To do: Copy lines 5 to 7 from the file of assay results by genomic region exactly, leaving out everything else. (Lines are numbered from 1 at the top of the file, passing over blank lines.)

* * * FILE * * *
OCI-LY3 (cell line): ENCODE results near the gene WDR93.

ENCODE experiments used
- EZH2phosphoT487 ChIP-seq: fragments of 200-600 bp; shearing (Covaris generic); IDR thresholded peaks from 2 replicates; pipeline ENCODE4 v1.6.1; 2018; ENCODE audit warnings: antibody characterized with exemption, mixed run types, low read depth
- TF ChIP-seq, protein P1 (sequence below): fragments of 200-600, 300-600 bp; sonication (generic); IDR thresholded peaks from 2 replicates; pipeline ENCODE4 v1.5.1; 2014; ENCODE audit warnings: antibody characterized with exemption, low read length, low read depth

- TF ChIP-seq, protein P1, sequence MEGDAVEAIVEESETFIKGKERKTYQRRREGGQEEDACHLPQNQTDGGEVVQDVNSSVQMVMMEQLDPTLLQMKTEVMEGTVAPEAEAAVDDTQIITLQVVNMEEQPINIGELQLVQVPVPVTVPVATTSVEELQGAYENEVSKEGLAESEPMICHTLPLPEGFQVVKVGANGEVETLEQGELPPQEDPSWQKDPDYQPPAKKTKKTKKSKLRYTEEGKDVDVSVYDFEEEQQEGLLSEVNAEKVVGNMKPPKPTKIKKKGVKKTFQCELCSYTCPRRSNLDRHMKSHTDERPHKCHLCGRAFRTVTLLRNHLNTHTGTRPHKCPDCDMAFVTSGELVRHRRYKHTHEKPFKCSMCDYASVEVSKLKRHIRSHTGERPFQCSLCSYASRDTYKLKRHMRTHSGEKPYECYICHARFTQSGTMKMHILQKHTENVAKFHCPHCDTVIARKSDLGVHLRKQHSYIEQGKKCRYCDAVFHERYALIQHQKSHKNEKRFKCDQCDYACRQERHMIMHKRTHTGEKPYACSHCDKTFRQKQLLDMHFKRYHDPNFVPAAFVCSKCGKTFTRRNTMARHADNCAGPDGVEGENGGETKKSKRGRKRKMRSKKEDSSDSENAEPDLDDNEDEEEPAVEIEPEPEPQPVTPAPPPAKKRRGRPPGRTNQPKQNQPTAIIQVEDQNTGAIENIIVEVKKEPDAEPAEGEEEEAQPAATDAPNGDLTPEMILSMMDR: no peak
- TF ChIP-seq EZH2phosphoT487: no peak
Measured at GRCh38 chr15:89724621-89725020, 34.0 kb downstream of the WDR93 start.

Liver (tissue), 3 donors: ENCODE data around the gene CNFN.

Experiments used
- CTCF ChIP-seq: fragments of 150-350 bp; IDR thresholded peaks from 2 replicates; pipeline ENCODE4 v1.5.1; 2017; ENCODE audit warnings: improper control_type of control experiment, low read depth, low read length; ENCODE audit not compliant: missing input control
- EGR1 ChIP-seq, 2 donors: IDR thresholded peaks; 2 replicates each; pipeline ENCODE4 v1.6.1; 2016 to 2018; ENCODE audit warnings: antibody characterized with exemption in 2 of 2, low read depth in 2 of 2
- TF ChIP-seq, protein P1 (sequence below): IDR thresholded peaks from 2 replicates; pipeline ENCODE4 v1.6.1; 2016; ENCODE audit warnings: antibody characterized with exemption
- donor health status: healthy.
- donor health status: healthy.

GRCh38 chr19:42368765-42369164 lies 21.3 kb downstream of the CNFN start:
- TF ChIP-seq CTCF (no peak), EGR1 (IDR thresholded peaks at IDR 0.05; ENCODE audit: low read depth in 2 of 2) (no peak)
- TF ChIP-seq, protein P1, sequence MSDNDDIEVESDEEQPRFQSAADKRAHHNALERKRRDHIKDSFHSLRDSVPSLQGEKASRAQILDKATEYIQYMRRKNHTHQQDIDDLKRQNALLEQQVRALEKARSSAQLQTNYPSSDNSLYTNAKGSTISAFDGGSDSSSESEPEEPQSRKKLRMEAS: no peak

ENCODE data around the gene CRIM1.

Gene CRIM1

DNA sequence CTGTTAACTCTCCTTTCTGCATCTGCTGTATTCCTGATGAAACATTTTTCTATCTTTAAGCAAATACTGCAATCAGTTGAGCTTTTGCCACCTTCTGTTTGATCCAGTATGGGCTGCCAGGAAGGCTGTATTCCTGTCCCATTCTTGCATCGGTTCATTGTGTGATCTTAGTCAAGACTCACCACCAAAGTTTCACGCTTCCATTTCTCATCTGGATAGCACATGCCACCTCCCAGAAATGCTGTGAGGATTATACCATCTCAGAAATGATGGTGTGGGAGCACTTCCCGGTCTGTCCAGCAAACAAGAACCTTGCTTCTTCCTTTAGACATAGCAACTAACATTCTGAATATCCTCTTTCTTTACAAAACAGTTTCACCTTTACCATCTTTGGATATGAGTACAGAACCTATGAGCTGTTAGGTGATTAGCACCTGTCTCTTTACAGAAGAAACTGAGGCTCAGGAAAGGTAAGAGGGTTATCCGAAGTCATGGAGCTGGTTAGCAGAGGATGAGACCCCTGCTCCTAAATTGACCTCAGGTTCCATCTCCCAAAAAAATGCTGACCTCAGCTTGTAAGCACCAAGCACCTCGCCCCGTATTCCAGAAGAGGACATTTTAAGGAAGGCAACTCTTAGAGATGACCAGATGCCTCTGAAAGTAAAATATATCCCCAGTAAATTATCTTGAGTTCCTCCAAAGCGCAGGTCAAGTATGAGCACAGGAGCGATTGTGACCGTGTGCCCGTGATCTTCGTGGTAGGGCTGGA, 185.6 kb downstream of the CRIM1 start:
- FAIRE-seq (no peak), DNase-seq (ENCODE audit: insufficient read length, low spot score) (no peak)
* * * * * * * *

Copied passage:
- TF ChIP-seq, protein P1, sequence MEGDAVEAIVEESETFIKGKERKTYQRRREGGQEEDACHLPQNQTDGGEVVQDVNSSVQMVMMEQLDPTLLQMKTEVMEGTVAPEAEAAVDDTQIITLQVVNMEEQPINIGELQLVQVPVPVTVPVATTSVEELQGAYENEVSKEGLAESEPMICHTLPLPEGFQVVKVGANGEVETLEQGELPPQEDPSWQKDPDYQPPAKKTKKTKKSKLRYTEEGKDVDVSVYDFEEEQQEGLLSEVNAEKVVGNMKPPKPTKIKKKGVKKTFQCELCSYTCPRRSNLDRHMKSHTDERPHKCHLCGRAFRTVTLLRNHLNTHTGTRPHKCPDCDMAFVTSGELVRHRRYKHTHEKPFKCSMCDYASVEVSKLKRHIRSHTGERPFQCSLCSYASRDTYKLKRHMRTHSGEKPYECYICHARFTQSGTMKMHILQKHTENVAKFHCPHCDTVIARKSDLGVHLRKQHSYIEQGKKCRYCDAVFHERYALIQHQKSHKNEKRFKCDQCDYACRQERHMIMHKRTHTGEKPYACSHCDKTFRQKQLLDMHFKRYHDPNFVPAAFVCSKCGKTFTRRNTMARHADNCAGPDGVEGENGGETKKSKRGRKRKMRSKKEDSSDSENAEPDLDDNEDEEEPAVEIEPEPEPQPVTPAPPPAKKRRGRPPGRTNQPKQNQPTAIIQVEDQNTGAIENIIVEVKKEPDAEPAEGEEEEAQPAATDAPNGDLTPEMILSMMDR: no peak
- TF ChIP-seq EZH2phosphoT487: no peak
Measured at GRCh38 chr15:89724621-89725020, 34.0 kb downstream of the WDR93 start.